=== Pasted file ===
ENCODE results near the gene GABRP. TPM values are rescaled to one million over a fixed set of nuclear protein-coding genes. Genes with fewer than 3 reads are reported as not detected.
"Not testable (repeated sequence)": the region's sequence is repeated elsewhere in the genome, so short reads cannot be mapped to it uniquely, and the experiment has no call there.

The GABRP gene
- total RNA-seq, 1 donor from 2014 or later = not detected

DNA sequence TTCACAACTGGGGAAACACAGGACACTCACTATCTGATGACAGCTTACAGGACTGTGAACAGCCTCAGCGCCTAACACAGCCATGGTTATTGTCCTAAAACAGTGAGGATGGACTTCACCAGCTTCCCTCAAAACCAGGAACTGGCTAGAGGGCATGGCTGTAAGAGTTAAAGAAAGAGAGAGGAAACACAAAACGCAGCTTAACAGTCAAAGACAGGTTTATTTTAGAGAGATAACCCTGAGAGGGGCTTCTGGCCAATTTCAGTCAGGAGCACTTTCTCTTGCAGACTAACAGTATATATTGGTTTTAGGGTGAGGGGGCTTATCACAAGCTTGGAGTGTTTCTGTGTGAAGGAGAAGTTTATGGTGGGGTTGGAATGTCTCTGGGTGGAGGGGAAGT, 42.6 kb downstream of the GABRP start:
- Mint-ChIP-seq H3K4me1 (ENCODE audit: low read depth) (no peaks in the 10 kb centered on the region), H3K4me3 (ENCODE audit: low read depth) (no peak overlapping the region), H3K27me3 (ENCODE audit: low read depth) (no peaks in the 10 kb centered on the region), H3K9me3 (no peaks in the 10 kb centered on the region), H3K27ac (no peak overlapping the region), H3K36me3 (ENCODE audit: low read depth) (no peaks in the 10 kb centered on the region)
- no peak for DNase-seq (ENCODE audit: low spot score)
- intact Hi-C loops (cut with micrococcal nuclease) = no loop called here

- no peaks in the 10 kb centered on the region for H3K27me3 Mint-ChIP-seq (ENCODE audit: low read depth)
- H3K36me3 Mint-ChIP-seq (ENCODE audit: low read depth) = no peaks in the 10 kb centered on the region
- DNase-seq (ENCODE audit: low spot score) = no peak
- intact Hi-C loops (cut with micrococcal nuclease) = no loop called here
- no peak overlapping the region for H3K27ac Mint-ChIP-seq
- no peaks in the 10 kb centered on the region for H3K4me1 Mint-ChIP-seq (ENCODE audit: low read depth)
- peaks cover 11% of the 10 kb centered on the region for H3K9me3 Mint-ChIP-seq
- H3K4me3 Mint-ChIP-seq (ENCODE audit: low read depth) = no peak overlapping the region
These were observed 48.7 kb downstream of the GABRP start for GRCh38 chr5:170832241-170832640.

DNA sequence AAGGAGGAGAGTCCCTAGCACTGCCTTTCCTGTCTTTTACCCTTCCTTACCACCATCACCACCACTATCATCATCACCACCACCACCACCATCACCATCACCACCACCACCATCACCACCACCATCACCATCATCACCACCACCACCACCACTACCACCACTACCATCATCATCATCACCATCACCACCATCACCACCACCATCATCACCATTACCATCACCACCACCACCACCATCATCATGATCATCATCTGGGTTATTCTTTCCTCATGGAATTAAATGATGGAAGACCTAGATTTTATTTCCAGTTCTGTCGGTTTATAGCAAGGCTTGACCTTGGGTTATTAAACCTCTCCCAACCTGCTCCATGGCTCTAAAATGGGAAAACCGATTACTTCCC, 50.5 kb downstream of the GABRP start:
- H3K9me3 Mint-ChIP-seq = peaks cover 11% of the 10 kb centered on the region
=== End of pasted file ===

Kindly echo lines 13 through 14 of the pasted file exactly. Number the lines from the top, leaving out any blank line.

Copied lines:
- no peak overlapping the region for H3K27ac Mint-ChIP-seq
- no peaks in the 10 kb centered on the region for H3K4me1 Mint-ChIP-seq (ENCODE audit: low read depth)